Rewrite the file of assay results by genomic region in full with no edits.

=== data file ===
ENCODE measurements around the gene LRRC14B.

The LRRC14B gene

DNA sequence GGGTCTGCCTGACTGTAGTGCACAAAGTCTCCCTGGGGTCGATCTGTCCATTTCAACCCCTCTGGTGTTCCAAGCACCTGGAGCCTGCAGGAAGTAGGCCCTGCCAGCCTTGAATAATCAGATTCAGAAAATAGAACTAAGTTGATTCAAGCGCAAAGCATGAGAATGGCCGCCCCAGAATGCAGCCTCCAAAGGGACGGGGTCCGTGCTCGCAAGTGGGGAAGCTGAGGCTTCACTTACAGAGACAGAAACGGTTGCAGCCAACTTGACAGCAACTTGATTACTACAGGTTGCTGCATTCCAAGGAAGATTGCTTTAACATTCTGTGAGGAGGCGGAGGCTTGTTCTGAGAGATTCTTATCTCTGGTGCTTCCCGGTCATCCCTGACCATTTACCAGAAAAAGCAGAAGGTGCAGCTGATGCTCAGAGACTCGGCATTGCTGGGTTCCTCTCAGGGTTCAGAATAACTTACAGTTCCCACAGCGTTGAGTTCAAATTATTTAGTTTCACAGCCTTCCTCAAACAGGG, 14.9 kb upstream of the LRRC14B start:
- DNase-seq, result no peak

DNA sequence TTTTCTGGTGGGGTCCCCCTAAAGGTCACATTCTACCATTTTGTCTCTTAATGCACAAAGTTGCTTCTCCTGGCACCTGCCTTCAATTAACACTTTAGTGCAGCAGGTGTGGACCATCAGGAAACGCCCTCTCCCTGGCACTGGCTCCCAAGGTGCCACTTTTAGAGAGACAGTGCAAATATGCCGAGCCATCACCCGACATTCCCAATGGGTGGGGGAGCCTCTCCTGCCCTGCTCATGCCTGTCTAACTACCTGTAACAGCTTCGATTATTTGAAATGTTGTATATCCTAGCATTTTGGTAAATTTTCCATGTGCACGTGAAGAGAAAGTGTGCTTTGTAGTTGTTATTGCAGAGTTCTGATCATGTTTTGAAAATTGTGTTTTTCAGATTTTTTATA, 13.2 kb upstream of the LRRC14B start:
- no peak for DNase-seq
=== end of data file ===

ENCODE measurements around the gene LRRC14B.

The LRRC14B gene

DNA sequence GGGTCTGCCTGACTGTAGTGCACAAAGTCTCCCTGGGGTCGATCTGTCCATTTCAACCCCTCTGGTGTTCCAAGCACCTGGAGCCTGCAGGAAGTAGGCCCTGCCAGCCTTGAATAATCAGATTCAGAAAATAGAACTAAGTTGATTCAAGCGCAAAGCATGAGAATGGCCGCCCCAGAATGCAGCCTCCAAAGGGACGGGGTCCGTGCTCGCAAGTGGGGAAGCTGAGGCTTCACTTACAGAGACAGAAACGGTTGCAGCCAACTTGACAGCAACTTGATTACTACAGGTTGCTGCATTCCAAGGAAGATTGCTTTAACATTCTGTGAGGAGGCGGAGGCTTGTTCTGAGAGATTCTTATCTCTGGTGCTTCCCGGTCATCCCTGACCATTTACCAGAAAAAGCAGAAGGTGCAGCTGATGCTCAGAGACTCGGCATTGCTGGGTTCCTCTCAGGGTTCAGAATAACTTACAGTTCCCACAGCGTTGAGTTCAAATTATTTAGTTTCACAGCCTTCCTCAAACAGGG, 14.9 kb upstream of the LRRC14B start:
- DNase-seq, result no peak

DNA sequence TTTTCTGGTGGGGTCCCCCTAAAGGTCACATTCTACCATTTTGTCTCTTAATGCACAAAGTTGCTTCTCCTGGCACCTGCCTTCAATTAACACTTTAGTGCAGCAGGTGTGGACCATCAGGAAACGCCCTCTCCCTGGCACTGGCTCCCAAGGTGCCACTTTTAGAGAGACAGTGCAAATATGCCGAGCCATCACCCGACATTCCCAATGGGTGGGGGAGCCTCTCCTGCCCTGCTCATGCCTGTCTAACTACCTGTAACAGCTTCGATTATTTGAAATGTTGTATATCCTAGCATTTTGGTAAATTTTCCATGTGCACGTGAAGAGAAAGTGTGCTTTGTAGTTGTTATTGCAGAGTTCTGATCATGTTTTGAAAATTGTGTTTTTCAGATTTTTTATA, 13.2 kb upstream of the LRRC14B start:
- no peak for DNase-seq